A journey through the 5 iconic works of the master of architecture, Le Corbusier.
On 27 August 1965, Le Corbusier died on the French Riviera. Our online editorial team has chosen to remember the memory of the great architect with a short list of five of his iconic works.
The great architect Charles-Edouard Jeanneret, aka Le Corbusier, was born on 6 October 1887 in La Chaux-de-Fonds in Switzerland, where he studied at the art school, orienting himself towards the study of architecture. His true homeland is however considered to be France, his main theater of all critical and planning activities.
At eighteen he built his first home. From 1906 to 1914 he traveled to numerous European countries, staying above all in Vienna, where he came into contact with the circles of the Viennese Secession, and in Berlin where, in the studio of Peter Beherens, he met Gropius and Mies Van der Rohe. Around 1920 he really began to work as an architect and during his apprenticeship he worked in Berlin and then in Paris, where he deepened his interest in modern painting. He died on August 27, 1965 in Roquebrune, on the French Riviera
Five architectural works designed by Le Corbusier and selected by our online editorial team!
Villa Savoye, is perhaps the most famous of Le Corbusier’s work. Built between 1929 and 1931, when the Swiss architect was beginning to make himself known on the European scene, it enucleated all the rules of the modern movement within it. The building was commissioned by Pierre Savoye and is considered the greatest example of architectural cubism.
L’Unité d’Habitation in Marseille. In France reborn after the Nazi occupation, Le Corbusier found numerous job opportunities, being able to better develop his ideas. The greatest example of these revolutionary ideas can be admired today in Marseille. The Unité d’Habitation de Marseille is a project of “truly livable houses for the proletariat and the urban middle class”. Built between 1947 and 1952, they are based on an infinite replica of the same housing module, for apartments of 2, 3, 4 or 5 people. But also houses connected to each other not so much by corridors, but more by roads, on the sides of which there were shops and meeting places.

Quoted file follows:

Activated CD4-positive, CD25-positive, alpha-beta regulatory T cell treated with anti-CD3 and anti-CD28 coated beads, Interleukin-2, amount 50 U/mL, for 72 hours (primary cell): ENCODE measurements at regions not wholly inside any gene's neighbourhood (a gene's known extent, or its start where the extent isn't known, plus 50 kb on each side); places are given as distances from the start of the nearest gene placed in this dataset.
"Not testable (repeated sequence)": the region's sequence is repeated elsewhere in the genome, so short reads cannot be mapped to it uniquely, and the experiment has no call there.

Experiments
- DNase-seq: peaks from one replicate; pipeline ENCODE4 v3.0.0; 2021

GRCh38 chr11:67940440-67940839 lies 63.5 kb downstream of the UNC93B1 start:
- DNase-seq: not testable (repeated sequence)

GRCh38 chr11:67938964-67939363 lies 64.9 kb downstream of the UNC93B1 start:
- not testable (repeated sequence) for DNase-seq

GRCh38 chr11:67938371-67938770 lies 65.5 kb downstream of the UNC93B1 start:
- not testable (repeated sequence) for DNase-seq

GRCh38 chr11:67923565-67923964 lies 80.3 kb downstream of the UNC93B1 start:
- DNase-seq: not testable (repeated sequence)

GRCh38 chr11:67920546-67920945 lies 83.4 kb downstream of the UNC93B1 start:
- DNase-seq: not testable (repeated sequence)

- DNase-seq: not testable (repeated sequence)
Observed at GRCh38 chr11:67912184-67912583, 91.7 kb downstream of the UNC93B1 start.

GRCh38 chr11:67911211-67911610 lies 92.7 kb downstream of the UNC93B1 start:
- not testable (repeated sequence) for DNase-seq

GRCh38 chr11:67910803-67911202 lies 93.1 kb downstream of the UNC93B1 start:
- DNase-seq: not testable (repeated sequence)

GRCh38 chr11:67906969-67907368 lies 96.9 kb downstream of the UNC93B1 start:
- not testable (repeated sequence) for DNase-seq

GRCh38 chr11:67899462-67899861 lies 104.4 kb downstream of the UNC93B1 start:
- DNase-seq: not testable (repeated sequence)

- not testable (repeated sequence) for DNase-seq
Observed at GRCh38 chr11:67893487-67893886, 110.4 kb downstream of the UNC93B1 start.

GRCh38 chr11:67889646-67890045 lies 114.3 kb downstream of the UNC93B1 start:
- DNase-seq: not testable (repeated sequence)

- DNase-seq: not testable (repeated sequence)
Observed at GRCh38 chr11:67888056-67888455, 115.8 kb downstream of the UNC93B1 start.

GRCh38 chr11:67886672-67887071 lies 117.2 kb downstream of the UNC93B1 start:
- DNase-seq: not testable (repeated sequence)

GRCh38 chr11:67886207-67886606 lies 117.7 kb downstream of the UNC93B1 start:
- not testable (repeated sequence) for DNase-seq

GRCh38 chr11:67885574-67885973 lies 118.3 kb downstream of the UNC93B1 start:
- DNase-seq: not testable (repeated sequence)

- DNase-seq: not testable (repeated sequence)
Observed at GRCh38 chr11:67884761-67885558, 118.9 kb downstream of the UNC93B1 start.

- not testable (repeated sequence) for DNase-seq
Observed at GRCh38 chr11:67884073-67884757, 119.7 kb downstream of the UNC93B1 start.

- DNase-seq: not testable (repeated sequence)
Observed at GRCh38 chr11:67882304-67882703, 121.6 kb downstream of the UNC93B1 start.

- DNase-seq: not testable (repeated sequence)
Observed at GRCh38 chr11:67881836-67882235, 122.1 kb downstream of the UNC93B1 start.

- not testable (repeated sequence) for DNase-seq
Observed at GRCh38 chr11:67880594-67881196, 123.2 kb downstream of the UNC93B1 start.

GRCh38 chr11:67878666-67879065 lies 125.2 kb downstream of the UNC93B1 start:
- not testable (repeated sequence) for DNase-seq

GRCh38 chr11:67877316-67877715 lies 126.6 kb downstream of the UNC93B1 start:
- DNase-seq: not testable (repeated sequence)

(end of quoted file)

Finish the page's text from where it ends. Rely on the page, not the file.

The Unité d’Habitation of Marseille, also called Cité Radieuse, is the prototype that inspired other designs by Le Corbusier who, after completing his first vertical city, was called upon to build “popular” residential complexes also in Rezé , in Briey, Firminy and West Berlin.
The bold Chapel of Notre-Dame du Haut, on the border with his native Switzerland, is one of Le Corbusier’s most famous buildings. With this design, the Swiss architect demonstrated to the world how his theoretical dictates were not limited to just the field of civil construction. The chapel is located near Belfort and was designed in 1950 but built between 1954 and 1955. However, the awaited consecration came only in 2005.
The fourth “building” that we have chosen to include in this short list is part of a project that has always fascinated us. An immense urban planning on which (we must be honest) we spent hours and hours in contemplation. The Assembly Building in Chandigarh, India.
With this work Le Corbusier proved to everyone (even to the many detractors) that he is not just an architect. The project of the ideal city of Chandigarh was born in 1951, when the Indian prime minister, Jawaharlal Nehru asked Le Corbusier to design a new city in the north of the country. The metropolis would be called Chandigarh and would become the capital of two northern regions. Le Corbusier practically had a free hand in drawing it and the result is objectively “breathtaking”.
The church of Saint Pierre in Firminy Verte represents the fourth building that Le Corbusier had imagined for the Municipality of Firminy Verte, the district of Saint Etienne which today houses the house of culture, a stadium and a residential building for a total of 414 apartments. The Saint Pierre church project was completed in 1960, but the architect will never see it built. The first stone was in fact laid in 1970, five years after his death.